Rob L. Wagner روب لستر واقنر

July 30, 2012

OP-ED: Marginalizing Europe’s Muslims

By Rob L. Wagner

Arab News/Eurasia Review

30 July 2012

Woe is the Westerner suffering through an economic crisis. And God help the Muslim who gets in his way.
In times of economic distress that leads to job losses and an uncertain future, Western Europe seeks scapegoats to vent its frustration. Enter the Muslim community.
Muslims and Islam have been the center of the cultural debate in Europe since 9/11, particularly when countries relaxed immigration requirements. The debate has intensified as Europe struggles to overcome its economic malaise. An estimated 20 million Muslims live among the European Union’s 500 million people. According to the Brookings Institution, France has the largest Muslim population at 8 percent, the Netherlands has a 6 percent Muslim population, Germany at 4 percent, and the United Kingdom’s Muslim population is estimated at 3 percent.
Right-wing political parties have gained wide acceptance among Europeans by seizing on voters’ worst fears that immigrants are responsible for stealing jobs and causing the crime rate to soar. Yet they often contradict themselves by complaining Muslims segregate themselves from society by living in crime-ridden ghettos — and perhaps forgetting few people want to live in crime-ridden ghettos — or that Muslims are forcing their culture and religion on European society. Leading the charge with such specious arguments are Dutch politician Geert Wilders’ Freedom Party, Switzerland’s Swiss People’s Party and the Federal Democratic Union, and Germany’s Christian Democratic Union.
Most Muslims clearly want to assimilate into European society. The 2005 riots in predominately Muslim neighborhoods in Paris had nothing to do with religion, as right-wing extremists would have the white middle class believe, but about wanting employment and a piece of the European economic pie. Like most bigoted arguments about ethnicity and religion, there is a kernel of truth in some Muslims refusing to assimilate into society. The language barrier faced by first-generation immigrants, refusing to live in neighborhoods where alcohol and nightclubs are abundant, and the urgent desire for protection and comfort among people who share similar values all lead to self-segregation.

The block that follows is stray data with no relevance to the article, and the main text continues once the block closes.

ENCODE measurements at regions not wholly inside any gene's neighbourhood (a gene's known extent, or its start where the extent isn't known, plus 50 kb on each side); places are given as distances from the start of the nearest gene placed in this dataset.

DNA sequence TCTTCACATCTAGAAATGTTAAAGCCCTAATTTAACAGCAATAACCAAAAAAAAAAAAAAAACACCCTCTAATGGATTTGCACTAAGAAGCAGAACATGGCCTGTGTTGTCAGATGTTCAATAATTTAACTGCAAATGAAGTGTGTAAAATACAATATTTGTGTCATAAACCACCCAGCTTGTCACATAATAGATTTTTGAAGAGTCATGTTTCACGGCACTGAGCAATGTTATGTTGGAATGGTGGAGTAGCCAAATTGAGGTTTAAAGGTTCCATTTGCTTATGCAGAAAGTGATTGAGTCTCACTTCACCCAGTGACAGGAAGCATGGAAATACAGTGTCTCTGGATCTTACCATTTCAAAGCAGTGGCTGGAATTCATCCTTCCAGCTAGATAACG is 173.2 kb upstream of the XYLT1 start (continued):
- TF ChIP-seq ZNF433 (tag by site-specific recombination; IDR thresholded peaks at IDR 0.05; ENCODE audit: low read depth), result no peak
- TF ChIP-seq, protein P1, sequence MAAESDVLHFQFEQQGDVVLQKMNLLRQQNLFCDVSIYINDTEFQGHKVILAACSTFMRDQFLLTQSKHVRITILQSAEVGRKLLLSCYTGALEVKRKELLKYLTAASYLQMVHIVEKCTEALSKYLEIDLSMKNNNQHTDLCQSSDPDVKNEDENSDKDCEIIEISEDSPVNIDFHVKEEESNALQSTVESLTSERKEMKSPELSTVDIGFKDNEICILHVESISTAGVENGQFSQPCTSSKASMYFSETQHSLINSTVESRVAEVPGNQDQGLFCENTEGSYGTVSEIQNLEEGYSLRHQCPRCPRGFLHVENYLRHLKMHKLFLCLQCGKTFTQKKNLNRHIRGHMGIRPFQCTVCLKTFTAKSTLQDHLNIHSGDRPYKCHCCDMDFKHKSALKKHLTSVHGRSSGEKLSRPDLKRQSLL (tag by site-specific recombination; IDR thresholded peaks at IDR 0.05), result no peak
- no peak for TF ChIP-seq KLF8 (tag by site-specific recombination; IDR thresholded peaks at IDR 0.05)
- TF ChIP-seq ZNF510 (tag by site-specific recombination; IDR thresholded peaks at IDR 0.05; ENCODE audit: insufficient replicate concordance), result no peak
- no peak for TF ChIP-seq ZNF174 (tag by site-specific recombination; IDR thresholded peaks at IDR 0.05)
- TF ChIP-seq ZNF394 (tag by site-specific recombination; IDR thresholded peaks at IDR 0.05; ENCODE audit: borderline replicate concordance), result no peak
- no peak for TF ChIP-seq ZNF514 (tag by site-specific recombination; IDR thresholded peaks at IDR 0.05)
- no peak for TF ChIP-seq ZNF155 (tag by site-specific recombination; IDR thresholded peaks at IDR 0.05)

To native Europeans, self-segregation gives rise to Islamic extremism and jihadists. However, as Jocelyne Cesari points out in her book “When Islam and Democracy Meet,” people need to make the distinction between what is a religious conservative and what is a jihadist.
Yet the very people who demand assimilation into European society work diligently to prevent it. France and Belgium banned the burqa in all public places. France also prohibits the hijab in public institutions. Switzerland passed legislation preventing the construction of minarets on mosques. Add to the mix private businesses refusing to allow Muslim women wearing Islamic bathing suits to enter public pools and beaches, and banks routinely refusing to serve hijab-and niqab-wearing female customers.
Given the climate European Muslims live in, it’s hardly surprising they choose to isolate themselves. And it’s precisely what Europe’s right-wing political parties want. By passing Taliban-style legislation that prevents freedom of choice in the guise of freeing Muslim women from religious oppression, governments further marginalize ethnic minorities. Few people are willing to give up their cultural traditions and religious beliefs, so they will retreat into the comfort of their own community.
Muslims, like most immigrants, want to embrace all that democracy has to offer. After all, they left behind government oppression and absence of economic opportunities to pursue life in a democratic country. But when that country passes laws not that much different from what they rejected in their homeland, the desire for assimilation dwindles.
Although second- and third-generation European Muslims continue to make great strides in entering the workplace and academia, government-influenced roadblocks prevent low-income Muslim immigrants from finding employment, which is the first step toward assimilation. Poor language skills, due largely to under-funded schools in low-income neighborhoods and lack of childcare for young mothers, exacerbate isolation from society.
Rather than focusing on cultural barriers, governments should look at integrating Muslims into European society as a socioeconomic issue. At the same time, Europeans need to reinterpret what it means to be an European. If one in 10 people in France is a Muslim, does that make France solely a Christian nation? Not so much. As Cesari points out in her book, the blame for lack of assimilation can’t be placed at the feet of Muslims. Instead, Europe must “completely rephrase” the European national identity.

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